By Kim Frolander, Vineyard Missions Blogger
Coming home from a missions trip on a mountain-top “high” can be an exhilarating experience. Even more surprising can be the depressing aftermath, an unexpected crash back into normal life in your own culture. From science to experience, we discuss the varying symptoms of “normal” re-entry, what to watch for, how to prepare yourself and your team to ease into the transition, and how you can help friends returning from the field make their adjustments to living in a new normal.
Part 6: The Short-Term Missionary Re-Entry Experience
U.S. Vineyard churches and missions partnerships send hundreds of short-term missionaries across the globe every year in singles and in teams. With all of these short-termers, you are likely one of them yourself, or soon will be.
In this part of our series, we will offer interviews with five different people of diverse ages and levels of experience with short-term missions and let you in on their first-hand experience with re-entry. (The demographics of age and experience may or may not have anything to do with the lived experience of their particular re-entry process, but it is nice to have such a broad spectrum of perspectives.)
For our chart lovers, here is an overview of our five interviewees with their stats. Meet them individually below, and compare their re-entry experiences. Many answers have been edited for space. If you want more details, two full-length interviews are available by clicking on Julianne Kowalski or David Crim.
|Location||Baja, Mexico||5 Continents||India||Kenya||Nicaragua|
|Prior Experience||12+ trips||2 weeks Indonesia||none||12+ trips||12+ trips|
|Time Away||3 days||10 months||12 days||10 days||7 days|
|Age at Time||34 years||20 years||63 years||37 years||40 years|
|Been Home||2 days||6 months||23 months||1 month||4.5 weeks|
|How They Grade Their Re-Entry||A||C||B+||B+||D|
Meet Luc Jackson
Luc travels for missions a lot. He has done short-term trips for 12 years in Indonesia and 11 years in Mexico. We are asking him about his most recent trip to Baja, Mexico. He was there for 3 days and is 34 years old. At the time of the interview he had been home for 2 days.
Meet Julianne Kowalski (read full interview)
Julianne traveled to Europe, the Middle East, South America, North America, and South East Asia, on a YWAM DTS (6 months) followed by other personally organized missions involvement with our partnership in Indonesia and with a ministry in the red-light district of Bangkok. She was gone from home for 10 months at age 20, and has been home for 6 months. Previous to this trip, her only missions experience was a 2-week trip to Indonesia.
Meet Linda Davidson
Traveling to southern India was Linda’s first mission experience. She was gone for 12 days at age 63. She’s been home almost 2 years and offers us her recollections.
Meet Joy Elion
Joy served as a team leader in Kenya (Nairobi and Kitale) for 10 days at age 37. She has been home a little over a month. She has previously served in missions in: Tanzania (1 month, 10 years ago), 16 trips to Haiti, 2 trips to Kenya, and 1 trip to Jordan.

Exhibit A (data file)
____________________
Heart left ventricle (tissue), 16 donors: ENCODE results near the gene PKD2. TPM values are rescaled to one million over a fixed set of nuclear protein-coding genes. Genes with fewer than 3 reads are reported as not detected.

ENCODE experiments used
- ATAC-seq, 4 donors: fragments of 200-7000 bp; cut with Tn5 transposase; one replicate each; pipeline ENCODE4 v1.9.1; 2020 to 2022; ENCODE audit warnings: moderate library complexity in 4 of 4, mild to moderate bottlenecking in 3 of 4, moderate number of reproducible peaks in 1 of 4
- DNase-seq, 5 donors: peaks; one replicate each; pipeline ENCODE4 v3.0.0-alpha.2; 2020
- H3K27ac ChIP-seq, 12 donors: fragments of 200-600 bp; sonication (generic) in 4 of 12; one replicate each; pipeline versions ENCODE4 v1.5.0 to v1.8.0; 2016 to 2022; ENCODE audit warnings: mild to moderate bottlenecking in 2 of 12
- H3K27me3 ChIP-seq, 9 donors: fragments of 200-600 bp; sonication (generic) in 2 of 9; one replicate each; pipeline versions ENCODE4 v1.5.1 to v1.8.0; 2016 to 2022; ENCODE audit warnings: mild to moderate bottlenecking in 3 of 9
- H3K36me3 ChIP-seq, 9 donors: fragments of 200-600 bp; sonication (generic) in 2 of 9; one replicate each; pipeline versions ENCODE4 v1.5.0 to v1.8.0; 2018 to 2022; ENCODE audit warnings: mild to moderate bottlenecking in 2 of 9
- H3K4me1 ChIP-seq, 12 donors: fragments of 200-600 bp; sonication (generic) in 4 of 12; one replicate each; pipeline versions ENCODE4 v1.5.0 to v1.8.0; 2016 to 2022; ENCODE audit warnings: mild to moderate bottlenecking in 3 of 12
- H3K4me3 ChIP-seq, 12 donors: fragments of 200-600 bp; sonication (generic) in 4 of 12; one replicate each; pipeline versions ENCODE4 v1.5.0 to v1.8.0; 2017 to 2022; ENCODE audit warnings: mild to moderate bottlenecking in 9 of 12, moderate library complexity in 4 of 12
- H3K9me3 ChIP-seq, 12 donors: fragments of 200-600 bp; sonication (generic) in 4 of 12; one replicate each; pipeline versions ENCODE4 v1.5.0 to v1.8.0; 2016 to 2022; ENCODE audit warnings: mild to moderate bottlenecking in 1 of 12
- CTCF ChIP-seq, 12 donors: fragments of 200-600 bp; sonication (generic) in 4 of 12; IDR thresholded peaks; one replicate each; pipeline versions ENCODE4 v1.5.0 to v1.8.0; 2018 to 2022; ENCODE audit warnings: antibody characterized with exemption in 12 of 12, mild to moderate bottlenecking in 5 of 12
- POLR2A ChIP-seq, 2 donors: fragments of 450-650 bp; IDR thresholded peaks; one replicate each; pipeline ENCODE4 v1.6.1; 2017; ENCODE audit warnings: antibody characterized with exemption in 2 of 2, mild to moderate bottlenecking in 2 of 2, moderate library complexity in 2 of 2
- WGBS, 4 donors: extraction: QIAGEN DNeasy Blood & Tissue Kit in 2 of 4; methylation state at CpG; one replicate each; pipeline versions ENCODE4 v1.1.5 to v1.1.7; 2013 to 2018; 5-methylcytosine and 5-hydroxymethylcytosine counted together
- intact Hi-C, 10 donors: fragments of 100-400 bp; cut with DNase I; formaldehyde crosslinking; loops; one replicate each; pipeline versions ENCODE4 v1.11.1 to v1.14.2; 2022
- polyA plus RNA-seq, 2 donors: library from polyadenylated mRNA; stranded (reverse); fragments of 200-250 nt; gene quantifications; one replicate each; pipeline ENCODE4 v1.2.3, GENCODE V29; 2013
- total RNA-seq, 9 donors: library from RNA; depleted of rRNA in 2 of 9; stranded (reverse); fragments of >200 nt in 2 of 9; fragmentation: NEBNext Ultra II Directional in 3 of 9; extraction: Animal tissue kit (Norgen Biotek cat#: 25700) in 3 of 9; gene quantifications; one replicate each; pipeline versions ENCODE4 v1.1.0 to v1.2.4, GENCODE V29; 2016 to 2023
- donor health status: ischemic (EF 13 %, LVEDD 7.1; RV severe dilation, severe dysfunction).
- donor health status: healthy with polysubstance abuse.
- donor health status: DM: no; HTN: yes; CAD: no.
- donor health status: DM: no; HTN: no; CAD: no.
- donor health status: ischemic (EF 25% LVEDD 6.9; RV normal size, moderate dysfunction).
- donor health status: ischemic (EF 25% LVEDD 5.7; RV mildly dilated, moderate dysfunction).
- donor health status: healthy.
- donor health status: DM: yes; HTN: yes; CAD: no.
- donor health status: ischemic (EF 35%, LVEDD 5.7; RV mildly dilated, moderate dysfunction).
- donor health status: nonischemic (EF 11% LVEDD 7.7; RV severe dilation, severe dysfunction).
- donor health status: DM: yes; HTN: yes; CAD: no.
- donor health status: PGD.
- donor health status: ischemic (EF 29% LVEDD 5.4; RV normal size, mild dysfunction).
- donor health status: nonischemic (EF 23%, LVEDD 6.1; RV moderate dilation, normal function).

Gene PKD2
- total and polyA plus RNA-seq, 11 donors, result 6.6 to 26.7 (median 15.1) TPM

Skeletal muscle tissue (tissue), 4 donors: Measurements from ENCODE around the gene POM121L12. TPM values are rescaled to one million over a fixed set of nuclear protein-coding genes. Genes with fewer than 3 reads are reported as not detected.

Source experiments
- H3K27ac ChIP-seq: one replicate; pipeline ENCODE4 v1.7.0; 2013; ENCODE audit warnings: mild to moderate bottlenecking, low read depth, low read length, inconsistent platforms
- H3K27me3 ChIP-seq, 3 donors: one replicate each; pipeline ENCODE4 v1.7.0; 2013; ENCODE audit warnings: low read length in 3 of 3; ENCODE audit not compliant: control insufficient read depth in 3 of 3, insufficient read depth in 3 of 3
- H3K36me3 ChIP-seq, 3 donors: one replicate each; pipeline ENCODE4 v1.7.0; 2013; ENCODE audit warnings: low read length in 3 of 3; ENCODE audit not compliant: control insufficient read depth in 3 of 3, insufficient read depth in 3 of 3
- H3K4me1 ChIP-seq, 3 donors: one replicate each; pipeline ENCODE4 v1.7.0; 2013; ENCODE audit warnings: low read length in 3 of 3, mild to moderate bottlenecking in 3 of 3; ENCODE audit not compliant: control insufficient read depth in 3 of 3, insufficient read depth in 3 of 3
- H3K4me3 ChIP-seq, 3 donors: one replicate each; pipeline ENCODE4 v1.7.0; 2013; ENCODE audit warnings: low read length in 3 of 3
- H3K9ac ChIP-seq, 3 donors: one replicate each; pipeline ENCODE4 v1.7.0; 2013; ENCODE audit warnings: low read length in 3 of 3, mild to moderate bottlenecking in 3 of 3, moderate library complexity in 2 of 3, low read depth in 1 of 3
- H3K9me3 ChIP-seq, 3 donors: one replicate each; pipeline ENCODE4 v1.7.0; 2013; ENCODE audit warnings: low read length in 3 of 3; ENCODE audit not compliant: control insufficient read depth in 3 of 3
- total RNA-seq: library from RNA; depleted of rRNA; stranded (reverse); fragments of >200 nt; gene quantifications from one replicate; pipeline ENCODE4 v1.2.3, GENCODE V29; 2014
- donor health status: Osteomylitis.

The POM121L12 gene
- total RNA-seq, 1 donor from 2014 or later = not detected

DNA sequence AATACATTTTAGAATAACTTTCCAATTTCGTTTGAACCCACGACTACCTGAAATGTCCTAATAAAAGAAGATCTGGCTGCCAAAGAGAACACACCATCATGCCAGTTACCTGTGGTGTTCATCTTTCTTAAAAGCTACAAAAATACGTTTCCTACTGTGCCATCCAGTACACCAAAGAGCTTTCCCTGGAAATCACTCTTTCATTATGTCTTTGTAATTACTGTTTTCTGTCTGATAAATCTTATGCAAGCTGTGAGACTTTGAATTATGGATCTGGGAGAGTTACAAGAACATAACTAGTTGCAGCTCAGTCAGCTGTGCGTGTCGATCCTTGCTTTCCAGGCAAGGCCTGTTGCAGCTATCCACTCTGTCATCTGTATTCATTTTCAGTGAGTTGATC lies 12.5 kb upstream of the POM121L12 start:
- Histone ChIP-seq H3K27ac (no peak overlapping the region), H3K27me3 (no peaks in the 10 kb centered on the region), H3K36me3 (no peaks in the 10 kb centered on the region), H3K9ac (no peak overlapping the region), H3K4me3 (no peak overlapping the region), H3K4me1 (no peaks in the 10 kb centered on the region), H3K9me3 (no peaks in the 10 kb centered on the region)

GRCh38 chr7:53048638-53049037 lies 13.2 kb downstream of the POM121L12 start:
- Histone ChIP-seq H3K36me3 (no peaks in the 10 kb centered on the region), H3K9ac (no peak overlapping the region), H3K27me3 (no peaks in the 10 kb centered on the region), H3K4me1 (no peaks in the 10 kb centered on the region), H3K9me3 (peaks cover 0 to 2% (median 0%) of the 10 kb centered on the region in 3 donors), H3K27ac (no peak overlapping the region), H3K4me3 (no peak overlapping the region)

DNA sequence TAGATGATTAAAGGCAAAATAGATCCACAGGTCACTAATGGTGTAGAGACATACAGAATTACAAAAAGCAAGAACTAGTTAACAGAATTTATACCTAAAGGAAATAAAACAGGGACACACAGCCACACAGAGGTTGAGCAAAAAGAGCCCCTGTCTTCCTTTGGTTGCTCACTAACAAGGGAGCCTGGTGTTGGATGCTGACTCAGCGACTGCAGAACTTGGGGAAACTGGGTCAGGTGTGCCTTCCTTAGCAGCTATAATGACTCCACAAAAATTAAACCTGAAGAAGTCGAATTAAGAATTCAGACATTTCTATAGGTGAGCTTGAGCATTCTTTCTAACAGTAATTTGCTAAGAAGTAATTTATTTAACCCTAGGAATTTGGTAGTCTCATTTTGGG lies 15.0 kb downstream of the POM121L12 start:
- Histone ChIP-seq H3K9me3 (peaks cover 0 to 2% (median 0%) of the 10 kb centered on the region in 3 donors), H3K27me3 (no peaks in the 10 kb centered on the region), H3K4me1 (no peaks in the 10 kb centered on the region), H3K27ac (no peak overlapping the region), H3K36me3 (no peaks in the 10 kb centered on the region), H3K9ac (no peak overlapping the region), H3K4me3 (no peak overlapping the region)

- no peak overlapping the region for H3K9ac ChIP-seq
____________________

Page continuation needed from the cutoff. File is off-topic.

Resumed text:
Meet David Crim (read full interview)
David traveled around Nicaragua about a month ago. He was gone for a week and was 40 years old at the time. He has served in Nicaragua since 2006, sometimes making 2-3 trips annually, and leading multiple teams.
The Re-entry Interview in Panel Format:
(some questions/answers did not apply to each person, so we left them out)
What letter grade would you assign to your most recent returning home experience? Why?
Luc: A We've been down to Mexico multiple times, and the more we do it, the more comfortable it becomes to enter back into 'normal.'
Julianne: C It has not been an easy or fun process. I struggled for the first 4½ months pretty severely and just recently have sort of gotten the hang of being home. It’s been a really rough and confusing transition. I felt like a complete outcast and struggled to find my place.
Linda: B+ Air travel is not what I consider pleasant anymore, but it is fast & I was getting homesick.
Joy: B+ It's always such a pleasure to come home. You truly appreciate little things, like a hot shower, not having to wear bug spray, sleeping in your own bed. But re-acclimating to the fast-paced American culture where everyone wants more and they want it quickly is sometimes difficult.
David: D In the week we were in Nicaragua, protests were happening about the government’s lack of urgency when dealing with a rain-forest fire that was destroying families’ livelihoods. Two days after our return home, the government of Nica announced a new tax plan and the protests started back up, but this time the government countered. The national police were actually instructed to kill innocent protesters in some instances. (It’s been a lot to process.)
What other emotional load were you carrying upon beginning re-entry?
Julianne: It was a tough process to settle in my new reality that was not filled with constant ministry and foreign countries. However, this rest time at home has been an essential season for me and Jesus, and I’ve grown.
Linda: It's complicated, but other members of the team were very excited about some things we had learned that I did not see as applicable for the U.S. They got upset with me because I didn’t share their enthusiasm. It weighed on me.
Joy: As the team leader of our trip, I wanted to ensure that all of our team members had a great experience and returned home safely and in good health.
David: Our oldest son just moved back home, and we have been helping him get on his feet.
Did you know about and prepare for re-entry before you left or began to transition home from the country where you served?
Luc: We didn't do any re-entry training for this trip before we left. I'd like to do more of that preparation in our training.